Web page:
It shows a frail-looking white-haired woman lying in what seems to be a hospital bed, sipping a Bud Light.
But Facebook’s fact-checking system has flagged the graphic as possibly false. Did a 103-year-old woman in the US state of Massachusetts really survive Covid-19, and then ask for a beer?
‘One of her favourite treats’
On 28 May 2020 the Massachusetts TV channel NBC Boston reported that 103-year-old Jennie Stejna had recovered from Covid-19 after she “was not expected to survive”.
“After a few days of uncertainty, nurses at the Life Care Center of Wilbraham, Massachusetts, informed the family that Jennie Stejna was on the mend,” the article says. “And they decided to celebrate with her beverage of choice – a Bud Light beer.”
Stejna’s family told CNN that ice-cold Bud Light was “one of her favourite treats”.
‘I am not sick. I feel fine’
A blog post on the Life Care Center of Wilbraham’s website describes Stejna’s recovery.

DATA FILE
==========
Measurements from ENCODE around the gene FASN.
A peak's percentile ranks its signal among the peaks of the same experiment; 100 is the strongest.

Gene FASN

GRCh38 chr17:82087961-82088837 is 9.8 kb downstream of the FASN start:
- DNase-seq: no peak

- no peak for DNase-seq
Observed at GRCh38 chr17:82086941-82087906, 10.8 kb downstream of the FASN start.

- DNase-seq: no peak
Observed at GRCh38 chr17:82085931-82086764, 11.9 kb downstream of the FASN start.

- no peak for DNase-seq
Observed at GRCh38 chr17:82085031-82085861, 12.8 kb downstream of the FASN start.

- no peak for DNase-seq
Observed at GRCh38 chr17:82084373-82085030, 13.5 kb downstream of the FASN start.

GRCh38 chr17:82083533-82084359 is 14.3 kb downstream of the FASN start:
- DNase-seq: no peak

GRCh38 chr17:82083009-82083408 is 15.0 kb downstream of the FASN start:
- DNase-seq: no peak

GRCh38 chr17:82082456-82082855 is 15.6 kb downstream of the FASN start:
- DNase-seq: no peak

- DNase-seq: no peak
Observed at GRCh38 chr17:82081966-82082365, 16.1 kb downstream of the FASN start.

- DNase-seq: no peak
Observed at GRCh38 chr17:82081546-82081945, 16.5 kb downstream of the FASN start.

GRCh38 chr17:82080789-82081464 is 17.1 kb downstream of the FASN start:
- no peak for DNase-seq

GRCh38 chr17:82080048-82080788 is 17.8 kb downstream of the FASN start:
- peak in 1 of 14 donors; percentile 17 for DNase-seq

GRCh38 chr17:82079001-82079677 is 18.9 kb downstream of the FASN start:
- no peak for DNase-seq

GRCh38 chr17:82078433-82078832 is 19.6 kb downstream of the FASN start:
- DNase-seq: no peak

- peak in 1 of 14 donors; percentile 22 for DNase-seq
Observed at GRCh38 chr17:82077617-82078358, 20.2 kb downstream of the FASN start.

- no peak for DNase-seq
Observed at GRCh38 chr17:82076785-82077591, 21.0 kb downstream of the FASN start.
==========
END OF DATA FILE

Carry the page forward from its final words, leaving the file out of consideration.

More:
“While we all know that this virus does not discriminate, I could not understand how or why it had chosen one of our oldest and most frail residents, Jennie Stejna – 103 years old,” wrote Lisa Persson, the centre’s director of nursing.
“And one day, I had to make that call that every medical professional just does not want to make, the call to Jennie’s family member to discuss that she may not be making it through the night.”
But, Persson says, as she walked into work one morning she “was met with a smile on the nurse’s face” because Stejna had started to eat and drink “and was cussing up a storm”, saying “I am not sick. I feel fine.” – Taryn Willows
For publishers: what to do if your post is rated false
A fact-checker has rated your Facebook or Instagram post as “false”, “altered”, “partly false” or “missing context”. This could have serious consequences. What do you do?
Click on our guide for the steps you should follow.Publishers guide
Africa Check teams up with Facebook
Africa Check is a partner in Meta's third-party fact-checking programme to help stop the spread of false information on social media.
The content we rate as “false” will be downgraded on Facebook and Instagram. This means fewer people will see it.
You can also help identify false information on Facebook. This guide explains how.